Back in October, Zeds Dead opened a new chapter in their career with the launch of their own label, Deadbeats. Slating their debut album, Northern Lights, as its first release, the Toronto duo passed the torch on the imprint’s sophomore release to French upstart, Nebbra — the imprint’s first signee. Nebbra’s EP, You, provided an eclectic mix of future bass, trap, and glitch hop, showing off the producer’s versatility and making for a stellar second release on the label.
Zeds Dead have been an integral part of the rise of bass music, and their influence will continue to grow with their Deadbeats imprint as seen with Nebbra. To dive more into the story behind the label’s launch, Nebbra sat down with us to discuss how he became Zeds Dead’s first signee, the composition of the EP, and his plans for 2017. Additionally, he’s crafted an exclusive mix to celebrate the EP’s release that features an assortment of bass-driven cuts from his library.
Be sure to check out Nebbra’s full interview below and listen to his exclusive Deadbeats mix.
How did you first link up with Zeds Dead?
The first time i was in contact with the Zeds Dead guys was a virtual one. My manager, Row Weber, knew the guys and their team, and I was following their work for a very long time. I loved their work and how they made their music evolve. So when I knew they liked my kind of music when they heard it, it just matched. They where preparing an album of remixes for “Somewhere Else” and, they asked me if I was up to remix one of their tracks. Even though I liked all their tracks, I really loved “Collapse,” and the remix did great.
How would you describe your sound?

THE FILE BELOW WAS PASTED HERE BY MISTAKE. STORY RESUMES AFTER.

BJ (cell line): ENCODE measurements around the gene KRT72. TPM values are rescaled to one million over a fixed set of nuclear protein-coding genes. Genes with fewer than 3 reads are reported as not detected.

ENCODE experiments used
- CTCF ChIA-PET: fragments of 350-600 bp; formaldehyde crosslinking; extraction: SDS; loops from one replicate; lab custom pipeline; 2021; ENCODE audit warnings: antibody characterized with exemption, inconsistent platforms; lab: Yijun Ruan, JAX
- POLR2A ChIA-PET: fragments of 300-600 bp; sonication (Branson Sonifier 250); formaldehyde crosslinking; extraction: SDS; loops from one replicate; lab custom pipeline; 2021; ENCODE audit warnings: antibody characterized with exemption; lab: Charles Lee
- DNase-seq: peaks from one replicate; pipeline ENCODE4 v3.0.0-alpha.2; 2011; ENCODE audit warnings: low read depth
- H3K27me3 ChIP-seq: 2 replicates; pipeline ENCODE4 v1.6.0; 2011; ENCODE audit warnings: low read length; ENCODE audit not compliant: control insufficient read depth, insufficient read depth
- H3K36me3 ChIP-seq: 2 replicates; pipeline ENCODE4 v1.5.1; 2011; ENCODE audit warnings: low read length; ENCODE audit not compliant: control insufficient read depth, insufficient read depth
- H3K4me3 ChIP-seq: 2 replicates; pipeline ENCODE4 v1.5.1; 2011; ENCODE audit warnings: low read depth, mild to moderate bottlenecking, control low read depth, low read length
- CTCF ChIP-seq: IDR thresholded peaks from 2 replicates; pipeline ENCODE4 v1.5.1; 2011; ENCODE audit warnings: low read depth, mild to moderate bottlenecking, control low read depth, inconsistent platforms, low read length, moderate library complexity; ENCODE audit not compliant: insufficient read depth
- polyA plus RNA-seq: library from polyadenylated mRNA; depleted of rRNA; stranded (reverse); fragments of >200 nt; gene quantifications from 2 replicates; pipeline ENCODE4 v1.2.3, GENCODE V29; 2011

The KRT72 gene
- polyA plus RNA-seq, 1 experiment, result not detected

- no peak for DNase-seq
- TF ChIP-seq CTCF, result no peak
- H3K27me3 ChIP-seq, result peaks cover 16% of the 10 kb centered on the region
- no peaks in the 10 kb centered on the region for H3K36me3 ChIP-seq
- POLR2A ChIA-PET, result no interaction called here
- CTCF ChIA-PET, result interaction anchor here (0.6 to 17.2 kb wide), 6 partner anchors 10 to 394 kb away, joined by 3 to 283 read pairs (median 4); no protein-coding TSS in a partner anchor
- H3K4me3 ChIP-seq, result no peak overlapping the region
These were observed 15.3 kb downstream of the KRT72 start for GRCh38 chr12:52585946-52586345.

I can’t really put a label on my sound. I am inspired by many things and my tracks are built initially with a mood, a feeling; it depends if I’m in a good place or a dark phase. There are no particular style that I use, because i can’t say that is future bass, or trap, or even pop. Let’s say that I like to blend genres together in electronic music.
There are so many beautiful styles in electronic music, but in my opinion they are not exploited the way they should be. I believe it is when you mix different kind of music that we still manage to get some originality and some new artistic levels. This is what I am looking for above all: something unique and different.
How did you know it was the right choice to become the debut signee on Deadbeats?
I didn’t really ask myself if it was the best business plan. I don’t work like that. Let’s say I created a lot of tracks to build a first EP, and Zeds Dead wee finalizing Dead Beats when I was finalizing my EP. Musically speaking, we understood each other musically. They like my universe and i like theirs. This is an EP that could fit in what they were looking for their new Label.
So let’s say I just had many good signs to release this EP on Deadbeats, and I don’t regret it at all. On top of that, I was doing the first part of some shows on their tour, and they are just the best in real life, as much as I thought they would be, so this was another sign to confirm the choice to work with them.